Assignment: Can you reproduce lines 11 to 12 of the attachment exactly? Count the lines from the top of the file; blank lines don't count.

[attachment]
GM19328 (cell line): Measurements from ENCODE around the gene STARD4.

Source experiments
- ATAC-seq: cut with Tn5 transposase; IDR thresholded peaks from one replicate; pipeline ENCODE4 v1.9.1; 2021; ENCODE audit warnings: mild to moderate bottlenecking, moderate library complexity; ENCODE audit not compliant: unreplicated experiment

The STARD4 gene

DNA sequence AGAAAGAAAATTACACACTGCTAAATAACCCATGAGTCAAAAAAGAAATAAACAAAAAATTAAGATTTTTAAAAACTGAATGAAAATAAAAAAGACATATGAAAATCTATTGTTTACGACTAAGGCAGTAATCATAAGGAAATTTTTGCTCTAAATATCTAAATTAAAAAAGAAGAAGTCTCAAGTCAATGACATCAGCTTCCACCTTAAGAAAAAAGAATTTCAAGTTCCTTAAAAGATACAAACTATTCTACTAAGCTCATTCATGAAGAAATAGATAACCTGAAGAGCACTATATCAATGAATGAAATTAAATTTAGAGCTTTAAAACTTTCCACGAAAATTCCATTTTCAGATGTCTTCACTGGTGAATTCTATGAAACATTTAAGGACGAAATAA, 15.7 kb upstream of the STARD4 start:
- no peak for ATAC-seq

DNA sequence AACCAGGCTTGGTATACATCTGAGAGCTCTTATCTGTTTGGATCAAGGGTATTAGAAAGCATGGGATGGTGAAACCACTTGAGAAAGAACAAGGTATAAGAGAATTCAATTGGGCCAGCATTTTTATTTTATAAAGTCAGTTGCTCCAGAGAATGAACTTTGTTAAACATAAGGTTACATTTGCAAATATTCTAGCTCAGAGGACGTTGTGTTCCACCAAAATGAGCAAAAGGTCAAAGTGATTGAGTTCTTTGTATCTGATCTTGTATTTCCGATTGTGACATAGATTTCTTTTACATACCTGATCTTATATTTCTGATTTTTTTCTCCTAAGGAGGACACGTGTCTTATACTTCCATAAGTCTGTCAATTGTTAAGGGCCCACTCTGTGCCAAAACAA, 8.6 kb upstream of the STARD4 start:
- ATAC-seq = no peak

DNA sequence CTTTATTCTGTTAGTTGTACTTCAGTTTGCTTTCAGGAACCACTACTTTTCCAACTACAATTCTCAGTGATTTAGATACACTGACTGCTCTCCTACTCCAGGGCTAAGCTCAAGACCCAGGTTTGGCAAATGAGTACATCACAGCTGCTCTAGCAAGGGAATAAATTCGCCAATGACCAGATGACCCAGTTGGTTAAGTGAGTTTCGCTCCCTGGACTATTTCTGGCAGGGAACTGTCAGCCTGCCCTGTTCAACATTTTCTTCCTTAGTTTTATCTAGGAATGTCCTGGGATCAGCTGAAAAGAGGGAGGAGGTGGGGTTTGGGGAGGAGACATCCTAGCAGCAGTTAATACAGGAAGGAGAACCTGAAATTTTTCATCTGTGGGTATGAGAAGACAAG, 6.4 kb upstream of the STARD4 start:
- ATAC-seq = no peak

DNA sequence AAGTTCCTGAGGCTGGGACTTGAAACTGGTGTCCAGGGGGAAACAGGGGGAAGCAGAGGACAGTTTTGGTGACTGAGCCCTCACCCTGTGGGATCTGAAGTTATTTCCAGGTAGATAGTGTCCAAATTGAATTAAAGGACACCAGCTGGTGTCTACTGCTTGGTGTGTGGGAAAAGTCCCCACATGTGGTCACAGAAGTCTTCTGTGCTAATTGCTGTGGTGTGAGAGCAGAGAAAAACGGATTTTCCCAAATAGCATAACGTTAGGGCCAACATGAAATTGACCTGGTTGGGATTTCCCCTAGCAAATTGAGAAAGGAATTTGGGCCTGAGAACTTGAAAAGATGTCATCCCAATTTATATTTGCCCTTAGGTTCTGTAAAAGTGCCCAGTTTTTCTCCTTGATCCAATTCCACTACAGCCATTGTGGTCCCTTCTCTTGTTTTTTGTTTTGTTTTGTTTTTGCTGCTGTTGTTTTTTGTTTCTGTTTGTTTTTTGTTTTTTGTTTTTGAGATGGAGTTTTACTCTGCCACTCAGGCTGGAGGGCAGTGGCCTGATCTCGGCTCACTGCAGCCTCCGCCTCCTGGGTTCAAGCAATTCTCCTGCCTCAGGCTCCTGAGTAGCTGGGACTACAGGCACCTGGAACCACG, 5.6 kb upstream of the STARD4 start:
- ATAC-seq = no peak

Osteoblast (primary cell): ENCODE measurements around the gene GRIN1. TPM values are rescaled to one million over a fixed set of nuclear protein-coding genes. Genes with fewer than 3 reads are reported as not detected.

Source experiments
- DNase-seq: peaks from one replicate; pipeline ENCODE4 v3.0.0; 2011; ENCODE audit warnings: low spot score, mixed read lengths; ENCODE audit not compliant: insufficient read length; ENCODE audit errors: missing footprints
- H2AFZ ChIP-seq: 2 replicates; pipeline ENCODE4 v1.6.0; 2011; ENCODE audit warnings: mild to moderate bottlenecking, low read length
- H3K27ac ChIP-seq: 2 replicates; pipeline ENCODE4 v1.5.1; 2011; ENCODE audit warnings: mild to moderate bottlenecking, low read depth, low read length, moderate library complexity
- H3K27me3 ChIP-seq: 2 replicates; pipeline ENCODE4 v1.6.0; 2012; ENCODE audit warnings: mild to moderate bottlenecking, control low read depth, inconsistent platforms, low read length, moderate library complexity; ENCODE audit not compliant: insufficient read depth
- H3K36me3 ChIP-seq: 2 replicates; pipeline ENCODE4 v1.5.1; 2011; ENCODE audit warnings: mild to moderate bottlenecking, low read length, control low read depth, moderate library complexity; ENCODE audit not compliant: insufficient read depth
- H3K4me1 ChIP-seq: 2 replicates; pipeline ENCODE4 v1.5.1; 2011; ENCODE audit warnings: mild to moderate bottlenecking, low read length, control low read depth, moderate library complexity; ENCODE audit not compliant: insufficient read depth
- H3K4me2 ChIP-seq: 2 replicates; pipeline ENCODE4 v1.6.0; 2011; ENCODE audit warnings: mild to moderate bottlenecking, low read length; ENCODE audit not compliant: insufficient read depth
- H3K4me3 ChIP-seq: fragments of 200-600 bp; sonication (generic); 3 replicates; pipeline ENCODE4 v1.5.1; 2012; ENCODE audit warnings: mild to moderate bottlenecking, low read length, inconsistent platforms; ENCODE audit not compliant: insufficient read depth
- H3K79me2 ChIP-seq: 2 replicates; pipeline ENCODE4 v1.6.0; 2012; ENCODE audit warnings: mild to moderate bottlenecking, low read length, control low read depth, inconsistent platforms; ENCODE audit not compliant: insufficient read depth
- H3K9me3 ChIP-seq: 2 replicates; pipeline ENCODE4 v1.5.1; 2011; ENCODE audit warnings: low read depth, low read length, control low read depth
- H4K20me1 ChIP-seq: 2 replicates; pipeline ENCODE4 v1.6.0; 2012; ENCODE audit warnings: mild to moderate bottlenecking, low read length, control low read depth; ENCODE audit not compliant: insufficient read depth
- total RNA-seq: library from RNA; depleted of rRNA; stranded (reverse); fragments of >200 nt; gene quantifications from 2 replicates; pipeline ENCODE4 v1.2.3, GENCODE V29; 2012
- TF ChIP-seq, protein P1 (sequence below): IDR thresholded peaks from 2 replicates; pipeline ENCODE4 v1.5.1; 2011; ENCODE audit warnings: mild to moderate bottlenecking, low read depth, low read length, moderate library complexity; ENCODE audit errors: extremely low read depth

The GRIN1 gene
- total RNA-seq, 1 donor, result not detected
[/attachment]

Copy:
DNA sequence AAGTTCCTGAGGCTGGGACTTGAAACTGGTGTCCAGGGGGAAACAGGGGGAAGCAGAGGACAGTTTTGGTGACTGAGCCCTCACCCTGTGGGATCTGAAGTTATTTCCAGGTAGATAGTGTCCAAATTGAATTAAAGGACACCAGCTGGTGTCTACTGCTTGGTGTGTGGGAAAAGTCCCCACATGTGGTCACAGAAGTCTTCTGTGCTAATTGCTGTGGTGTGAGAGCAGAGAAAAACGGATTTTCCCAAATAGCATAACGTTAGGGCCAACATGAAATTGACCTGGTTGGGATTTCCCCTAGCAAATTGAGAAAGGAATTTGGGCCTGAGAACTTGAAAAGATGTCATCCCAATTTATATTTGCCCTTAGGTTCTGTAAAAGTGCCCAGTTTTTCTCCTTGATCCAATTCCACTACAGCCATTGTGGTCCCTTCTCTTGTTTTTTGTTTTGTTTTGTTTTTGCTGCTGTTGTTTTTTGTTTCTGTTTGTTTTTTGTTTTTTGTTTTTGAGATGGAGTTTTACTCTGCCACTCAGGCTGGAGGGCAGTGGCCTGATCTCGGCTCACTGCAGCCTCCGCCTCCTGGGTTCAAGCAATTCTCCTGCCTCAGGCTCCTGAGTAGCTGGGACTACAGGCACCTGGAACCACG, 5.6 kb upstream of the STARD4 start:
- ATAC-seq = no peak